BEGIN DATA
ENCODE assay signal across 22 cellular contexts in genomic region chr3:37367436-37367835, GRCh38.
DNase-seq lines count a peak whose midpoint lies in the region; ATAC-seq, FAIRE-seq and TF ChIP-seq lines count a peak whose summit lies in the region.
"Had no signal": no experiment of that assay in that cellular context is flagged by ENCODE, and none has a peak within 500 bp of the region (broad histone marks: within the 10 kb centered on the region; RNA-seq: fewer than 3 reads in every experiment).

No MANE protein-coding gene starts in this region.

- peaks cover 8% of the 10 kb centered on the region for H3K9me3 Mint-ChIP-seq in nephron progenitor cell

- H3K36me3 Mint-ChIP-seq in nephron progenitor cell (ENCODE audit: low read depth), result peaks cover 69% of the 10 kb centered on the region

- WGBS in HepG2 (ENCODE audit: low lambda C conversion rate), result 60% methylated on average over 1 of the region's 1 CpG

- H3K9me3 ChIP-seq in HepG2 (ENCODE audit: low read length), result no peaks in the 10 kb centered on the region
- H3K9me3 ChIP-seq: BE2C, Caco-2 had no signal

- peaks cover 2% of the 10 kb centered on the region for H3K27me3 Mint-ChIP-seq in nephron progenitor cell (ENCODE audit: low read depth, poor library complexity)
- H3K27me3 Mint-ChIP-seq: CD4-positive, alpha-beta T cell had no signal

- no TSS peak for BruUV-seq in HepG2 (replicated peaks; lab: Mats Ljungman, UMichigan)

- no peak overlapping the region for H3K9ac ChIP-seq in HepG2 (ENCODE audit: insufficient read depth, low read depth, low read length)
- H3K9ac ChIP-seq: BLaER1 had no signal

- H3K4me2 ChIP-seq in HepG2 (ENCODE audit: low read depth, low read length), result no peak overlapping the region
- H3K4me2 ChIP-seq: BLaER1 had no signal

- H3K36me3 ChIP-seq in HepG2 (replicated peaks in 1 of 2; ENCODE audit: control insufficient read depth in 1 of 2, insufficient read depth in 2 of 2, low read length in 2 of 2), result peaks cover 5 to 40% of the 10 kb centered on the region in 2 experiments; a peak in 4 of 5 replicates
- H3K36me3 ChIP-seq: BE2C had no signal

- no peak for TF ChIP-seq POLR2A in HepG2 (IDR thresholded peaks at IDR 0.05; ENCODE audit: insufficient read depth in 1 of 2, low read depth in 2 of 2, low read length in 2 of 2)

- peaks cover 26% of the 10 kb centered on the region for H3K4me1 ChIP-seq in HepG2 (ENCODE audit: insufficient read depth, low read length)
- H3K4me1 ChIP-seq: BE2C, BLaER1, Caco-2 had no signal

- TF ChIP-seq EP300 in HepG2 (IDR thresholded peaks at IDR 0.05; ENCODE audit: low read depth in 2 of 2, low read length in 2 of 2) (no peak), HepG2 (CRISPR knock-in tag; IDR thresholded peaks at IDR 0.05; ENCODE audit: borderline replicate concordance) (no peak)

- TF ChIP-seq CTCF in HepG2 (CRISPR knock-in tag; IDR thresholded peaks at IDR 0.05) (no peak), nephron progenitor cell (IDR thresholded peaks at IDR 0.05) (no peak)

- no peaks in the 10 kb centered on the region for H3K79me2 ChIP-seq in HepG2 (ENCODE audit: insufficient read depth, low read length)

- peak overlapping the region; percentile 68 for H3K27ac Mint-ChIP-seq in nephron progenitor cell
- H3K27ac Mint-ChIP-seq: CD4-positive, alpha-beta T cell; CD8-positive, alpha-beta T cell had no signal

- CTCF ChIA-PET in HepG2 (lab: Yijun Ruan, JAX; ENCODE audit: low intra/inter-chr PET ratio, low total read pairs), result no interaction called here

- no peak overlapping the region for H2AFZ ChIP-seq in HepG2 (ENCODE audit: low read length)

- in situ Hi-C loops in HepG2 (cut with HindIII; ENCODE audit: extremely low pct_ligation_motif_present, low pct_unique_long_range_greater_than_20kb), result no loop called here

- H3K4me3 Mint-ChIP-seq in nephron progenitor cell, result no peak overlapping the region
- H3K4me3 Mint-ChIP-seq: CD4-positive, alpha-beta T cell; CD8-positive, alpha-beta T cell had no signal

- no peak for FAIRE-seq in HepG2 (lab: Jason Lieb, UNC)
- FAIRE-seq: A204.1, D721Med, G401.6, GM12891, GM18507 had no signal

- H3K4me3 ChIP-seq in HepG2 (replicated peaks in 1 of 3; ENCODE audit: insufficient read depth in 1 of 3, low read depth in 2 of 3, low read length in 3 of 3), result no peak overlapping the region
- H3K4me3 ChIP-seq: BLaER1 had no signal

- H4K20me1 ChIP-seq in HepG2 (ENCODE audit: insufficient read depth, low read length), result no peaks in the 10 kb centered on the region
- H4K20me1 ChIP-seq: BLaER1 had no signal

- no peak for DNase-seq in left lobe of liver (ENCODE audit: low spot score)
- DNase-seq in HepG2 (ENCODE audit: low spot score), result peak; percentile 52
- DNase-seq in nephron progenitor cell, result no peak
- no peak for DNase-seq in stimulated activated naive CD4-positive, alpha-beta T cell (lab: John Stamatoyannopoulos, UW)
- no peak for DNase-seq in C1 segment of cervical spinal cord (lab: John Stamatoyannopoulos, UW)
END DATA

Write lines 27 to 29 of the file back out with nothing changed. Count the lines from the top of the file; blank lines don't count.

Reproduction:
- CTCF ChIA-PET in HepG2 (lab: Yijun Ruan, JAX; ENCODE audit: low intra/inter-chr PET ratio, low total read pairs), result no interaction called here

- no peak overlapping the region for H2AFZ ChIP-seq in HepG2 (ENCODE audit: low read length)

- in situ Hi-C loops in HepG2 (cut with HindIII; ENCODE audit: extremely low pct_ligation_motif_present, low pct_unique_long_range_greater_than_20kb), result no loop called here